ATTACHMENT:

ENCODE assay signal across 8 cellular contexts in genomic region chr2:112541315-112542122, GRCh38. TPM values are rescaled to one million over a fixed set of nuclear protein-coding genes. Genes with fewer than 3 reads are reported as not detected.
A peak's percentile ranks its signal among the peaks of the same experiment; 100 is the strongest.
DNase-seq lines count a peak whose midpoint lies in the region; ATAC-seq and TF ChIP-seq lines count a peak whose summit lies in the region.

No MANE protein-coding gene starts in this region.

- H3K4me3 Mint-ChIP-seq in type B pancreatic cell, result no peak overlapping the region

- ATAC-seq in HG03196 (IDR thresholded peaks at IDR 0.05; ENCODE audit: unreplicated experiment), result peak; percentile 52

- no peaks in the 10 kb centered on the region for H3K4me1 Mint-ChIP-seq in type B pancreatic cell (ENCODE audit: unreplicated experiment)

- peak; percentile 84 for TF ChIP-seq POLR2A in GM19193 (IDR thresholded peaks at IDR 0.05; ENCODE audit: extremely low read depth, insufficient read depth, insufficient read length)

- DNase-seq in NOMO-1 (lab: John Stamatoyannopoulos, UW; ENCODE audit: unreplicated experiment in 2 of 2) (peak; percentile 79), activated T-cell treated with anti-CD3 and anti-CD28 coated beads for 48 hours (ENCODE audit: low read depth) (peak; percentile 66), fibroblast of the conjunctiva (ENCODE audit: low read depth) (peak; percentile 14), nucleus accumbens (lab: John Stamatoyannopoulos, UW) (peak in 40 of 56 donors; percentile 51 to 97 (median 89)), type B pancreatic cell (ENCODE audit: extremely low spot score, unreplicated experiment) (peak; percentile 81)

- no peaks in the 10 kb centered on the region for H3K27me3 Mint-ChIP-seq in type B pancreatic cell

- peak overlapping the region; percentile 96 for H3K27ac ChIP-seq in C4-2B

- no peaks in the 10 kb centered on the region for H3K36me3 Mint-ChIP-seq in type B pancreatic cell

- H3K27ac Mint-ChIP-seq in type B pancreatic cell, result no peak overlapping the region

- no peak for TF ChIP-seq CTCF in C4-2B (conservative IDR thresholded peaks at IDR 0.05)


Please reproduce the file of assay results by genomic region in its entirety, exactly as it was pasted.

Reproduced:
ENCODE assay signal across 8 cellular contexts in genomic region chr2:112541315-112542122, GRCh38. TPM values are rescaled to one million over a fixed set of nuclear protein-coding genes. Genes with fewer than 3 reads are reported as not detected.
A peak's percentile ranks its signal among the peaks of the same experiment; 100 is the strongest.
DNase-seq lines count a peak whose midpoint lies in the region; ATAC-seq and TF ChIP-seq lines count a peak whose summit lies in the region.

No MANE protein-coding gene starts in this region.

- H3K4me3 Mint-ChIP-seq in type B pancreatic cell, result no peak overlapping the region

- ATAC-seq in HG03196 (IDR thresholded peaks at IDR 0.05; ENCODE audit: unreplicated experiment), result peak; percentile 52

- no peaks in the 10 kb centered on the region for H3K4me1 Mint-ChIP-seq in type B pancreatic cell (ENCODE audit: unreplicated experiment)

- peak; percentile 84 for TF ChIP-seq POLR2A in GM19193 (IDR thresholded peaks at IDR 0.05; ENCODE audit: extremely low read depth, insufficient read depth, insufficient read length)

- DNase-seq in NOMO-1 (lab: John Stamatoyannopoulos, UW; ENCODE audit: unreplicated experiment in 2 of 2) (peak; percentile 79), activated T-cell treated with anti-CD3 and anti-CD28 coated beads for 48 hours (ENCODE audit: low read depth) (peak; percentile 66), fibroblast of the conjunctiva (ENCODE audit: low read depth) (peak; percentile 14), nucleus accumbens (lab: John Stamatoyannopoulos, UW) (peak in 40 of 56 donors; percentile 51 to 97 (median 89)), type B pancreatic cell (ENCODE audit: extremely low spot score, unreplicated experiment) (peak; percentile 81)

- no peaks in the 10 kb centered on the region for H3K27me3 Mint-ChIP-seq in type B pancreatic cell

- peak overlapping the region; percentile 96 for H3K27ac ChIP-seq in C4-2B

- no peaks in the 10 kb centered on the region for H3K36me3 Mint-ChIP-seq in type B pancreatic cell

- H3K27ac Mint-ChIP-seq in type B pancreatic cell, result no peak overlapping the region

- no peak for TF ChIP-seq CTCF in C4-2B (conservative IDR thresholded peaks at IDR 0.05)